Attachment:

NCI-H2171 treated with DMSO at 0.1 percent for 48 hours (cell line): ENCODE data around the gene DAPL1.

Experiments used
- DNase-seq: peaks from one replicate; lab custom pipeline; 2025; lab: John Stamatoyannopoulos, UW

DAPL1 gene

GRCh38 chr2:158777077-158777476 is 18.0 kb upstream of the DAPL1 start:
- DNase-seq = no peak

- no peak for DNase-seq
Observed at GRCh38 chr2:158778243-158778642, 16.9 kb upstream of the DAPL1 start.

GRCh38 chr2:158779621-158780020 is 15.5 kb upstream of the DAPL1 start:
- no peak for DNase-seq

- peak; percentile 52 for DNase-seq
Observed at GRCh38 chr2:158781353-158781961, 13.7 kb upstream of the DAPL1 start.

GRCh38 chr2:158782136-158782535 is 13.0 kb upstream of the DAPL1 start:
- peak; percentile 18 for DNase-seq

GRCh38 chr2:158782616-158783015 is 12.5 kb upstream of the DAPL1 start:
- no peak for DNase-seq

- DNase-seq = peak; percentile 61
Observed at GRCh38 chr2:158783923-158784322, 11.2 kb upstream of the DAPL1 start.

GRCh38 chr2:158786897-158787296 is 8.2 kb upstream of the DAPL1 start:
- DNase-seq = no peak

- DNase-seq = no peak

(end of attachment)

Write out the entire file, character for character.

NCI-H2171 treated with DMSO at 0.1 percent for 48 hours (cell line): ENCODE data around the gene DAPL1.

Experiments used
- DNase-seq: peaks from one replicate; lab custom pipeline; 2025; lab: John Stamatoyannopoulos, UW

DAPL1 gene

GRCh38 chr2:158777077-158777476 is 18.0 kb upstream of the DAPL1 start:
- DNase-seq = no peak

- no peak for DNase-seq
Observed at GRCh38 chr2:158778243-158778642, 16.9 kb upstream of the DAPL1 start.

GRCh38 chr2:158779621-158780020 is 15.5 kb upstream of the DAPL1 start:
- no peak for DNase-seq

- peak; percentile 52 for DNase-seq
Observed at GRCh38 chr2:158781353-158781961, 13.7 kb upstream of the DAPL1 start.

GRCh38 chr2:158782136-158782535 is 13.0 kb upstream of the DAPL1 start:
- peak; percentile 18 for DNase-seq

GRCh38 chr2:158782616-158783015 is 12.5 kb upstream of the DAPL1 start:
- no peak for DNase-seq

- DNase-seq = peak; percentile 61
Observed at GRCh38 chr2:158783923-158784322, 11.2 kb upstream of the DAPL1 start.

GRCh38 chr2:158786897-158787296 is 8.2 kb upstream of the DAPL1 start:
- DNase-seq = no peak

- DNase-seq = no peak